The Xoom by comparison is pretty consistent in terms of white balance. Motorola also produces a sharper image, although the colors are far too hazy. If Apple over compensates for color saturation, Motorola tones it down a little too much. The LED flash keeps the shot with no external lights from becoming too noisy but it also royally screws up the white balance, making the image a bit too green.

As we mentioned in our review, the Xoom is surprisingly potent when it comes to taking pictures. It's by no means great, but it's way better than the iPad 2.

The Cameras: UI and Placement Apple's foray into iPad cases - Smart Covers


View All Comments

  • Mike1111 - Sunday, March 20, 2011 - link

    Well, Anandtech is a site for geeks, but shouldn't you have at least mentioned how you think the iPad 2 could fit into the average person's life? People who don't "work" with PCs in their free time and who don't have a dedicated PC workflow?

    Some thoughts regarding the review:
    - I thought the glass was supposed to be from Asahi Glass (Dragontrail)?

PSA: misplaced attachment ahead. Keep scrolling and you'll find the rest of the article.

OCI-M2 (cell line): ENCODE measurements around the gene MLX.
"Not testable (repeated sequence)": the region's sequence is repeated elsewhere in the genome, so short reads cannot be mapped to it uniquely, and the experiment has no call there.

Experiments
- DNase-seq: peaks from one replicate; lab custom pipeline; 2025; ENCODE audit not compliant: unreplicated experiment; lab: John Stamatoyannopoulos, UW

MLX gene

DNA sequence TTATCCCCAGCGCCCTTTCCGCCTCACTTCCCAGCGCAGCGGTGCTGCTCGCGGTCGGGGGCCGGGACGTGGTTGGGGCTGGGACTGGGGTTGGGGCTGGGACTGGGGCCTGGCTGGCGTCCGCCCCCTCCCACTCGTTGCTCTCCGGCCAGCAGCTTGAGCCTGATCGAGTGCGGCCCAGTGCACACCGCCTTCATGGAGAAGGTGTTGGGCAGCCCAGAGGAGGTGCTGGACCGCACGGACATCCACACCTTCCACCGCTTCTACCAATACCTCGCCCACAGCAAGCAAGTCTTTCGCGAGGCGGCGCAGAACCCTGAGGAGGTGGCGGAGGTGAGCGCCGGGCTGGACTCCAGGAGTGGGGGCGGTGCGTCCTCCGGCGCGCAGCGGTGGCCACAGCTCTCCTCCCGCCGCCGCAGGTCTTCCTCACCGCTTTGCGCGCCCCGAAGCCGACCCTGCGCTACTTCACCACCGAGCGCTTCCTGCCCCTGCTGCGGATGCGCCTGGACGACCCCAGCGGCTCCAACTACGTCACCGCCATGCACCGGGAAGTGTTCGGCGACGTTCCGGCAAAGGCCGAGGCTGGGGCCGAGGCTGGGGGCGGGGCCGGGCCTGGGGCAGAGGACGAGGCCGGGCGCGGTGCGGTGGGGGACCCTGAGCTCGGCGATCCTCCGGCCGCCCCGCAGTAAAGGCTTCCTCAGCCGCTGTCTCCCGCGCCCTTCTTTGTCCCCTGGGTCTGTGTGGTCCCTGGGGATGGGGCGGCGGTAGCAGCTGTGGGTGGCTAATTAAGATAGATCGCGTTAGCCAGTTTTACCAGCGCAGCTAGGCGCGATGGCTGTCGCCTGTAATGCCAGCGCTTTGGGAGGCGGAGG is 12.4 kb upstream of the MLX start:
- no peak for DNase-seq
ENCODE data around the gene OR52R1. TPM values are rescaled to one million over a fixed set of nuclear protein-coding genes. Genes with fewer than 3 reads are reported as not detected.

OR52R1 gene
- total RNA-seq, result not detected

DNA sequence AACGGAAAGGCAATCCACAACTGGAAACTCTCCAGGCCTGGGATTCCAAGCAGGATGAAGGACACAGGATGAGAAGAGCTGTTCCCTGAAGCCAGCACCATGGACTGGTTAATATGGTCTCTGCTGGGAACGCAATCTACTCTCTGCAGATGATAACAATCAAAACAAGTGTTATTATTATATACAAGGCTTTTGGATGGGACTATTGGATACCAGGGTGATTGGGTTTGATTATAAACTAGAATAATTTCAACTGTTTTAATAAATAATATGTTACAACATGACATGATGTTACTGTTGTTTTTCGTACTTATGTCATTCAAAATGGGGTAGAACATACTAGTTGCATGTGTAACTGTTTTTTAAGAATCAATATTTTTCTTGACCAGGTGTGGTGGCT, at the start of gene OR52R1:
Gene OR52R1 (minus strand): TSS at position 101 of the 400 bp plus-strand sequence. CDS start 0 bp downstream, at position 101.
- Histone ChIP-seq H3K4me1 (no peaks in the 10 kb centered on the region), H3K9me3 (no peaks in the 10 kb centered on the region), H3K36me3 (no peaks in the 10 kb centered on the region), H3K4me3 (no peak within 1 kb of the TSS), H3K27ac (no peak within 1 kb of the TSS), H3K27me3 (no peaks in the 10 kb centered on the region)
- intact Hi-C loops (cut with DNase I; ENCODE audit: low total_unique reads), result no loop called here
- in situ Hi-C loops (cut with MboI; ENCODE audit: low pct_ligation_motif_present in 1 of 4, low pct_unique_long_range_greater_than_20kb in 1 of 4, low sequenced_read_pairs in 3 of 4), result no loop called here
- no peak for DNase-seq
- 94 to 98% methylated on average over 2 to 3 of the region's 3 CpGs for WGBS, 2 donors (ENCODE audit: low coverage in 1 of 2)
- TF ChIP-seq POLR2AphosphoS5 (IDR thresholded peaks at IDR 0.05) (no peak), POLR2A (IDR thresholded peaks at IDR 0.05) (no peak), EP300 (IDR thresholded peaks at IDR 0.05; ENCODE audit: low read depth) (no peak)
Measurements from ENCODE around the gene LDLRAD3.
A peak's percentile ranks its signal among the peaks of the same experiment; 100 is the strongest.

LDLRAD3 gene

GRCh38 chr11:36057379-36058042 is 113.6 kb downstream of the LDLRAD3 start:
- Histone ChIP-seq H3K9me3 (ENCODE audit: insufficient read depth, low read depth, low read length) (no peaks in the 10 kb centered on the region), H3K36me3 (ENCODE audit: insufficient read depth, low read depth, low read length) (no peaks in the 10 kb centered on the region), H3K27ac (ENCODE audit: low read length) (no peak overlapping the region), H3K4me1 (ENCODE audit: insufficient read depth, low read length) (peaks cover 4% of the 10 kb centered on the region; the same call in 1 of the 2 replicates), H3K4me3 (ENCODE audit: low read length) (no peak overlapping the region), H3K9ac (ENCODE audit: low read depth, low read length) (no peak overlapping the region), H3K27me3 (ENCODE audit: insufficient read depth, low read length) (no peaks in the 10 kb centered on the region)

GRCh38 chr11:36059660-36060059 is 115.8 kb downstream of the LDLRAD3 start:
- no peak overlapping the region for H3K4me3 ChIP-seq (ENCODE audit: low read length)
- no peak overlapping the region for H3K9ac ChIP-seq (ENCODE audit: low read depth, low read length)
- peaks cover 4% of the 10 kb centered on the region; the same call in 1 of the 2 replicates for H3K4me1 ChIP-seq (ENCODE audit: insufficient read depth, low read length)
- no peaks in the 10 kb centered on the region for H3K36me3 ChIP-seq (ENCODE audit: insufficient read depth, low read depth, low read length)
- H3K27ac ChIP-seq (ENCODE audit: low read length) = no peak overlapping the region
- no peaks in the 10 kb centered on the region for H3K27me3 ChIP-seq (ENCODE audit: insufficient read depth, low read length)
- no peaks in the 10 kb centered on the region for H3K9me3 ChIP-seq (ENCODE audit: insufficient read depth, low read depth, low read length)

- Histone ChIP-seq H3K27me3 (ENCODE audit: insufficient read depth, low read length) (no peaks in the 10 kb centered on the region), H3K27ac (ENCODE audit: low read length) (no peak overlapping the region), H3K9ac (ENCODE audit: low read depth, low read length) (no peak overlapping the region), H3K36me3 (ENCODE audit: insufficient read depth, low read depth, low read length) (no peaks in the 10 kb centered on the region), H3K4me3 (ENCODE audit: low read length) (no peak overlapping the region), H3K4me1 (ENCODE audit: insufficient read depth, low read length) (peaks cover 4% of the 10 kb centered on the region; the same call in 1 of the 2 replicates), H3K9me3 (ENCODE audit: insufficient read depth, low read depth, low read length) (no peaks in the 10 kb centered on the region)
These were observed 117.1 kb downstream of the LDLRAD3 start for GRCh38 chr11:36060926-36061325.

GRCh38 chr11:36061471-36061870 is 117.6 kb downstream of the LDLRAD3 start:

- Okay, the Xoom can't play videos with b-frames without problems. But what h.264 videos can the iPad 2 play? Same as iPad? More? High-profile? Blu-ray class h.264 videos?
    - I wish you could have gone more in-depth regarding the A5. Why is it so big compared to the Tegra2? How efficient does it work? What kind of video decoder/encoder are used? etc.
  • Zebo - Sunday, March 20, 2011 - link

    Nothin like the real things baby.....I have used a x201 tablet since April of 10 and it's the best investment I ever made. True outdoor viewable with upgraded outdoor IPS screen and 500 nits. true keyboard, true duel core processor, true work machine. I have ATT card to get internet and take it everywhere I go. I bet I travel more than Anand and it's the only way to fly. Reply
  • tcool93 - Sunday, March 20, 2011 - link

    I don't even own the Ipad. Yet I do know for a fact there are at least two other browsers you can use with it besides Safari. The Atomic browser, and the Skyfire browser... both supporting tabs and supposedly are much better than Safari. Skyfire even has partial flash support, and viewing social network sites built in (twitter, facebook, etc). Both of those browsers have very good reviews also. Reply
  • secretmanofagent - Sunday, March 20, 2011 - link

    I'm starting to play with iCab, but I don't have an iPad. Reply
  • dagamer34 - Sunday, March 20, 2011 - link

    3rd party browsers unfortunately don't get the Javascript speedup built into iOS 4.3 Reply
  • tipoo - Sunday, March 20, 2011 - link